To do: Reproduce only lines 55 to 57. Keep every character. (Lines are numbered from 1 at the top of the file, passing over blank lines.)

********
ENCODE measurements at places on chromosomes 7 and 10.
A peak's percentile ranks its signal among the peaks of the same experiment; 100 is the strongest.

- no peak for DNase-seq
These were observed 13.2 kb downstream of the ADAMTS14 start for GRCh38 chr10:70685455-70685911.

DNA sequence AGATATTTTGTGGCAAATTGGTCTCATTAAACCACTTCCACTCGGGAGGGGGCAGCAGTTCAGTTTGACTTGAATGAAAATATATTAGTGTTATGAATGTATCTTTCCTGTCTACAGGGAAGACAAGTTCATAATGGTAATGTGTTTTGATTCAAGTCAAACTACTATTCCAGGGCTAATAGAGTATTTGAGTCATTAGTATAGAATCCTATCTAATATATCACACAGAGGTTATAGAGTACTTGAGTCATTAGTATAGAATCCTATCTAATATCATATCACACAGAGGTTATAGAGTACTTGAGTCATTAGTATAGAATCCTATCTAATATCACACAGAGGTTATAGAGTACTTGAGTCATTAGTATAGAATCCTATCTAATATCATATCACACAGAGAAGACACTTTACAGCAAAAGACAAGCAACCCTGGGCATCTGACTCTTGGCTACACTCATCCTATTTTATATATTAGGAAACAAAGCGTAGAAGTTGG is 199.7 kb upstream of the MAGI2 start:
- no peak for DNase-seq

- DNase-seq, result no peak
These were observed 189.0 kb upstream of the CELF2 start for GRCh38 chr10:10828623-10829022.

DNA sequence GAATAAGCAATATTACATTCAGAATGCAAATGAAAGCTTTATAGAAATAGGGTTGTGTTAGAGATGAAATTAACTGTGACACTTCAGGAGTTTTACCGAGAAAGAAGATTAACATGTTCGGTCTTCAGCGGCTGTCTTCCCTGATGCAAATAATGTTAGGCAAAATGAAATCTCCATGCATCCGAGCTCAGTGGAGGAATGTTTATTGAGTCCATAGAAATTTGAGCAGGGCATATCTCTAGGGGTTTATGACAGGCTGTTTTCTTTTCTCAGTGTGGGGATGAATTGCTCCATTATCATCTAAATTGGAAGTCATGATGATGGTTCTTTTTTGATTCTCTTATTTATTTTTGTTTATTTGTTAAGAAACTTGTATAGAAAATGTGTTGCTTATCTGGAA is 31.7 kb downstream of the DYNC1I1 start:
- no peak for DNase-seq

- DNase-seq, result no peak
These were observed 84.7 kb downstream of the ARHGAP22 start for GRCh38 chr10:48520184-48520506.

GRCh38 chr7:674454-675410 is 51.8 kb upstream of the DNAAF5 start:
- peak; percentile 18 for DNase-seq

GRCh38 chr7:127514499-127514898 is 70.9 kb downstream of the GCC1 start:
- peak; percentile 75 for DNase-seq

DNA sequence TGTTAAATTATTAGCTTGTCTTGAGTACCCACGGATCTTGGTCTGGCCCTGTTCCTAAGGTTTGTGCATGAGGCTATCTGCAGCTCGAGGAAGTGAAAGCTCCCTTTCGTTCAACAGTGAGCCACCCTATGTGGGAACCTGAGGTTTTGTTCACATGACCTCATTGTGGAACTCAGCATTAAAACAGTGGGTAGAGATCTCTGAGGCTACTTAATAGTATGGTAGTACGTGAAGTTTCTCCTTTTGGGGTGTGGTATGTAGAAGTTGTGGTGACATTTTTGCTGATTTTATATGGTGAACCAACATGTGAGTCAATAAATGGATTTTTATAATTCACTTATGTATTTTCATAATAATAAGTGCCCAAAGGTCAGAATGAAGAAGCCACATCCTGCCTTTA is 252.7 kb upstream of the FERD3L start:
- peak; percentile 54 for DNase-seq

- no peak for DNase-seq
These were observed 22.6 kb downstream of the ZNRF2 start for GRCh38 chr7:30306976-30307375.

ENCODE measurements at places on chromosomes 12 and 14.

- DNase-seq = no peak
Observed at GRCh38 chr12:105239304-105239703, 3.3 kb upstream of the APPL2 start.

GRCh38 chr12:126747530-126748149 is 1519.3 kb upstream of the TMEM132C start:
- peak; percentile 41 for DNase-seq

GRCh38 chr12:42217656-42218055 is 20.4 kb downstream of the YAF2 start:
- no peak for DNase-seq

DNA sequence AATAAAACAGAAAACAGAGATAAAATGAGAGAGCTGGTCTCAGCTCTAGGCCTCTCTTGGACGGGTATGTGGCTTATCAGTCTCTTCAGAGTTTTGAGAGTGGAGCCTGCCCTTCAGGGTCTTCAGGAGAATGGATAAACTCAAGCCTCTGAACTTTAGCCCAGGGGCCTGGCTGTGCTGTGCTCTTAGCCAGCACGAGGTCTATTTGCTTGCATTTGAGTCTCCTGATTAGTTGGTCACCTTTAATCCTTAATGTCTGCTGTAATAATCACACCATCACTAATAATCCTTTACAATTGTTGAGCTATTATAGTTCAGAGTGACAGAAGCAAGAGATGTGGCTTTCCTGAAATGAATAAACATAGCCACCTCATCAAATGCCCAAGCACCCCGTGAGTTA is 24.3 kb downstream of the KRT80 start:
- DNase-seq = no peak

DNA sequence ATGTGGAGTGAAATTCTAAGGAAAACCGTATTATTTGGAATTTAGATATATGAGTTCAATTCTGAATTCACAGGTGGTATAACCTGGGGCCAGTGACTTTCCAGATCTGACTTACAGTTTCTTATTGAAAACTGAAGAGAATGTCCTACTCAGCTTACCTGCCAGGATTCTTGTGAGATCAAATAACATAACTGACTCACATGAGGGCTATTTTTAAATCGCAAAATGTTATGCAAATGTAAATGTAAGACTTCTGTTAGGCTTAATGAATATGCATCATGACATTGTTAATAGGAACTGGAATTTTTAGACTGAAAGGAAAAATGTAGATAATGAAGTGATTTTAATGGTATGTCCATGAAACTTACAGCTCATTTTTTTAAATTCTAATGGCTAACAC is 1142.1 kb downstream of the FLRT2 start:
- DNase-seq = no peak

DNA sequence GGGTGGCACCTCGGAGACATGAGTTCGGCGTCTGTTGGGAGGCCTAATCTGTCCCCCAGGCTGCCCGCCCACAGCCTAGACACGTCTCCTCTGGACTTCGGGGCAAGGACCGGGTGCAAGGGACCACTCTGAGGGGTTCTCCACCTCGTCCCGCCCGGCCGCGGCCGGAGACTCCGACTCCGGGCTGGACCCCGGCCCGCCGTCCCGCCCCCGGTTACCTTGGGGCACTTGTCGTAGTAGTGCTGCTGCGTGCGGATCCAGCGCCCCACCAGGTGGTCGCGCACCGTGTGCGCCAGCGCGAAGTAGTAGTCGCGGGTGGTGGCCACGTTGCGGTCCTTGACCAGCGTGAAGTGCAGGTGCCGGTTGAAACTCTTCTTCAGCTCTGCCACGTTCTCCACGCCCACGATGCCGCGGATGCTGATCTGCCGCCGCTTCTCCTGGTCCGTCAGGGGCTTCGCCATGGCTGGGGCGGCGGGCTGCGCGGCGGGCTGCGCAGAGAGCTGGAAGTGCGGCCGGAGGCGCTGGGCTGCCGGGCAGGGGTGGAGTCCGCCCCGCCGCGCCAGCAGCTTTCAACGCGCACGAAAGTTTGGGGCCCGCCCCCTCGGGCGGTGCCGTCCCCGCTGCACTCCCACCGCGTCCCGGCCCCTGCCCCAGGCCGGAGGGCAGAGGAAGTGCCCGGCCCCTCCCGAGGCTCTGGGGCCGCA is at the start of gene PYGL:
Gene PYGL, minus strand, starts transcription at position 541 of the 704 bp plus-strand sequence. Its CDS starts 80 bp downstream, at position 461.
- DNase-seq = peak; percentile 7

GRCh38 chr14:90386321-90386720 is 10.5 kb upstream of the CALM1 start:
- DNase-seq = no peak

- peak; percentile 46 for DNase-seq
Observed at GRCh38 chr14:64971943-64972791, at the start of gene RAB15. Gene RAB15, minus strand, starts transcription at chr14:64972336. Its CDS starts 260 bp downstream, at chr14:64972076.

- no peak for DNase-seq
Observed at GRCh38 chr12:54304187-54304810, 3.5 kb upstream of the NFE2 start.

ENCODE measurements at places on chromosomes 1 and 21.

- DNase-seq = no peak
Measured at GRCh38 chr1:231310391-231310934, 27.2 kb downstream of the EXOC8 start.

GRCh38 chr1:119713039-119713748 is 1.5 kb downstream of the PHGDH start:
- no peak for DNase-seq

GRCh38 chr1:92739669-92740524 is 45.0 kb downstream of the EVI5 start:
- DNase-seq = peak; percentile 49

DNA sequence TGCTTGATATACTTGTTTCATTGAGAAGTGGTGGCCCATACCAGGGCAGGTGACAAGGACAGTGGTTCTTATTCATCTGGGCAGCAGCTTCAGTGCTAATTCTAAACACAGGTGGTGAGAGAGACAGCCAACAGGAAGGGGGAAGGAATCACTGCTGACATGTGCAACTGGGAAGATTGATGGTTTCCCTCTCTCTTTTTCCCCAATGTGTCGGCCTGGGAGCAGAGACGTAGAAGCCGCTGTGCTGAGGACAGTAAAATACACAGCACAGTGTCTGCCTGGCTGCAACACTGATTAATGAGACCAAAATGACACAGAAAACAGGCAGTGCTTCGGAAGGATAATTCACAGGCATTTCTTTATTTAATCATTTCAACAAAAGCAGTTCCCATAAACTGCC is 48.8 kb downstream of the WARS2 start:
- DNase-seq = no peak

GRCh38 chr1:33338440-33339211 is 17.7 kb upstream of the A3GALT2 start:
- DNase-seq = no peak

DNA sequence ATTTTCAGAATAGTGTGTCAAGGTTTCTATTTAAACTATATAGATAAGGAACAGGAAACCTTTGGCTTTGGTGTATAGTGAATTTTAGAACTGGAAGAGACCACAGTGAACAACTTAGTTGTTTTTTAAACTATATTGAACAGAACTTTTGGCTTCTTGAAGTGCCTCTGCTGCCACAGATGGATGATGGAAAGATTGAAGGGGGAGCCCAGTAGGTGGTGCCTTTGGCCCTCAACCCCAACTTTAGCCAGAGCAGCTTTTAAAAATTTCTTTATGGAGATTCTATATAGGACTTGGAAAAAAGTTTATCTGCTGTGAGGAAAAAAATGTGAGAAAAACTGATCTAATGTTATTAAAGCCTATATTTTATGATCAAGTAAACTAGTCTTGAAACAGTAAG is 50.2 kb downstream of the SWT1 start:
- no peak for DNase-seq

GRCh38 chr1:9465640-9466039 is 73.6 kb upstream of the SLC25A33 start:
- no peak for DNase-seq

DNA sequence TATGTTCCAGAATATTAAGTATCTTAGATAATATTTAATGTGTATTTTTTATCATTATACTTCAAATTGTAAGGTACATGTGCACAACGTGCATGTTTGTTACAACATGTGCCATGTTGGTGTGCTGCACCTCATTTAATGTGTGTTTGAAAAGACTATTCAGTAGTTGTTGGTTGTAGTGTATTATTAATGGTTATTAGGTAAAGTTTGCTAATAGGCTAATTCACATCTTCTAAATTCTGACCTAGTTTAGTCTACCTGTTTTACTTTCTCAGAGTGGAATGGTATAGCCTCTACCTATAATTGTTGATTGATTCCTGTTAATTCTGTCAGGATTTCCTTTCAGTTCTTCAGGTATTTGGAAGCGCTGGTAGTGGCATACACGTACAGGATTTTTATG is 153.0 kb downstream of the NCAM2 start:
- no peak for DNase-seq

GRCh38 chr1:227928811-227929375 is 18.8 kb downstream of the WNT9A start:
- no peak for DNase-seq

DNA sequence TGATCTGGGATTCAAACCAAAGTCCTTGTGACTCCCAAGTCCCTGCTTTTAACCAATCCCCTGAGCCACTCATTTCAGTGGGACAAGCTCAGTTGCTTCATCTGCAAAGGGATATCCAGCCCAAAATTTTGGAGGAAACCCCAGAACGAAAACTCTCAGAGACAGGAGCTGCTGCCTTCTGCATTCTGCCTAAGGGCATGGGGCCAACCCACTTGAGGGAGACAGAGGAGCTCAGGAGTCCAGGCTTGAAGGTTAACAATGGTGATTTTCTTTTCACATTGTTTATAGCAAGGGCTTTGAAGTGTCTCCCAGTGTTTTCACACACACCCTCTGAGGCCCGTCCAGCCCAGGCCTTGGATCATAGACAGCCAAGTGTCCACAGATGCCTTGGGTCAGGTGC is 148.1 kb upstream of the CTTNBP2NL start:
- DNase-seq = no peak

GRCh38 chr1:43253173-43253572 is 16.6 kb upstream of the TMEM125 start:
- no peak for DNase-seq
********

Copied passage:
- no peak for DNase-seq

DNA sequence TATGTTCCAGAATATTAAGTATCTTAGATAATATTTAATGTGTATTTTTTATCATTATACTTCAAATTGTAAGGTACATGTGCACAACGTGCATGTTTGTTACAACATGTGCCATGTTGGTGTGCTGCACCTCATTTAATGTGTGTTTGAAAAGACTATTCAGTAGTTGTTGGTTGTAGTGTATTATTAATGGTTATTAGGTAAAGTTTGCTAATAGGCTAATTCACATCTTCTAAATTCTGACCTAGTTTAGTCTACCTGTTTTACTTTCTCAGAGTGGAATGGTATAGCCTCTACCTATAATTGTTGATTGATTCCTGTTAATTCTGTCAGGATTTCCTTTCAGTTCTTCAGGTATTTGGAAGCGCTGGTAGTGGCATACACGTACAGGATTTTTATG is 153.0 kb downstream of the NCAM2 start:
- no peak for DNase-seq